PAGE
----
The campaigns themselves lack in length and even after you have become less of a peon, they do not offer you much in the way of content. By content, I mean that there are only five missions for both single player and multiplayer. In addition to this, multiplayer is over a LAN without a matchmaking system available, so your only option is to run around searching for someone to play with you. Normally, I like to play by myself and have no desire to interact with a bunch of people I do not know – but I sacrificed my chagrin at this type of gameplay so that I may give you an idea of what to expect when playing multiplayer. I hope you appreciate the lengths I went to so that you may know how shoddy the online play is – you all owe me one. Needless to say, I found no one who wanted to play with me, so after shouting a few curse words and insults regarding brotherly love in the gaming community, I gave up. Due to the lackluster multiplayer and unfortunate way that it was created, the replay value for Fantasy Wars after you have defeated all five of the campaigns is nonexistent.
Okay, now that the multiplayer has been discredited, lets get back to single player mode. Considering that only one unit can occupy each hex at a time, the well designed interface of Fantasy Wars really comes into play here. All of your units are listed at all times and it is easy to see who has attacked, been attacked, died, or moved. The overlays are displayed in green so it is easy to see if your unit can move there or not, and like I mentioned earlier, no “finger fatigue” was felt when moving the mouse about and clicking away – although it is important to note that you must put your cursor directly on your enemies instead of the hex they are inhabiting. Knowing this will save you a lot of grief if you decide to play Fantasy Wars. What I liked most about the game was the strategic view where I could zoom out in order to distinguish the units dispatched as grouped squads per hexagon, or zoom in to see each one of my units and literally move around and inside the world to watch the close combat.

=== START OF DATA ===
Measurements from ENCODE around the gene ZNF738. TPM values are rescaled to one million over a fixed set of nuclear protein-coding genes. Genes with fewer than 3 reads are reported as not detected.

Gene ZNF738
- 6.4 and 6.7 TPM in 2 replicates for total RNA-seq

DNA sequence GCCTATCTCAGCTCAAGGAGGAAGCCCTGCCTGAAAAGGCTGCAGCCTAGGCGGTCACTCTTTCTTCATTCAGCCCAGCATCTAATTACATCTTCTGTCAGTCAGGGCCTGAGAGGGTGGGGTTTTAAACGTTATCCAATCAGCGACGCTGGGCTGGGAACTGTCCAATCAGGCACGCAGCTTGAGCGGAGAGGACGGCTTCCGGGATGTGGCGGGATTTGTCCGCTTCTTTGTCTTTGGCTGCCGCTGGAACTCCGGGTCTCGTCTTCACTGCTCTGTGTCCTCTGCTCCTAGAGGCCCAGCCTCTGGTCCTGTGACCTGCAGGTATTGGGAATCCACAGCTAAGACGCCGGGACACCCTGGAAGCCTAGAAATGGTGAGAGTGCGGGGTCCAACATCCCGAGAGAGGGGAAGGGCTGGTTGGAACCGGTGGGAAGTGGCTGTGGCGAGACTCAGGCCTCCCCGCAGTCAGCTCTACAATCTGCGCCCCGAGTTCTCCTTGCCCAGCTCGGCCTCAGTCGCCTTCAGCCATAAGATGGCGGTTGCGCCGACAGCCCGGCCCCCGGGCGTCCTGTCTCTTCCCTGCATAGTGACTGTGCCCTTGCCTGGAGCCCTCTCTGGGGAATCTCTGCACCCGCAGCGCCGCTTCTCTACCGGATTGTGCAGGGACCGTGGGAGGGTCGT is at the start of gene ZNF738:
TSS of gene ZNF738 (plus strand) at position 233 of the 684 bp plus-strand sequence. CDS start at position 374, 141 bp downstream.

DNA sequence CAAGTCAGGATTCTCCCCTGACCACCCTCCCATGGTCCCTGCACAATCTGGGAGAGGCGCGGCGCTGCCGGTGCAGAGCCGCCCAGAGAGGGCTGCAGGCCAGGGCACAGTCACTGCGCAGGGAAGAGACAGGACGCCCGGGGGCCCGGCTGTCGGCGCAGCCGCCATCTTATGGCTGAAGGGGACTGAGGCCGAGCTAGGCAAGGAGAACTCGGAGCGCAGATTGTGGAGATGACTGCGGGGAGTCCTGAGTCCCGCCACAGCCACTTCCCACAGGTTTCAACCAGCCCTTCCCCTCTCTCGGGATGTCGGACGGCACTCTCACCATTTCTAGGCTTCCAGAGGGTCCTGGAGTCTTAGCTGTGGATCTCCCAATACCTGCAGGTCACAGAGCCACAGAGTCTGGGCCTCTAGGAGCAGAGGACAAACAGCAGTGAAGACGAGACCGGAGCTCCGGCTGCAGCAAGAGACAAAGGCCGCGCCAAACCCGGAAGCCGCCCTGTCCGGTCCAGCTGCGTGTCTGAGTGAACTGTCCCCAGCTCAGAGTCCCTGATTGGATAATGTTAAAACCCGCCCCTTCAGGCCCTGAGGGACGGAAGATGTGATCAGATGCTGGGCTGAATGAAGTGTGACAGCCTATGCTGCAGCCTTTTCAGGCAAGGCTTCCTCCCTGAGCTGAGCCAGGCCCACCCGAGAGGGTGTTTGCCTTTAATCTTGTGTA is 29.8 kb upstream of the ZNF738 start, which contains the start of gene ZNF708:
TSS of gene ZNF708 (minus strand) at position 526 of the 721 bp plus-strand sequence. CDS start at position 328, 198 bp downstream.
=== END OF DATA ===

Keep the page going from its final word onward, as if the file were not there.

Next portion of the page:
In conclusion, Fantasy Wars is mediocre and a bit linear for someone who wants a very in-depth strategy game. For gamers new to this genre, I suggest they try it out for its ease in getting you used to the mechanics – but gameplay may be a bit too difficult for a first-timer. The three different race campaigns were not as long as I would have liked, the five different scenarios within each elven, human and orc campaign not only did not add to the length, it felt a bit tacked on. Fantasy Wars is indeed a very nice looking game considering that it is hex-based, but all of the eye candy in the world can not make up for the lack of customization, borderline retarded AI, multiplayer content, skirmish maps, and the most redundant and nonsensical tutorial system I have ever encountered. Therefore, in the spirit of our ranking system, I would have to give this one a regrettable “Skip It”. If it were possible to rent PC games I would have suggested that instead, but you can always try out the demo first via FileFront and decide for yourself or buy it out of a bargain bin.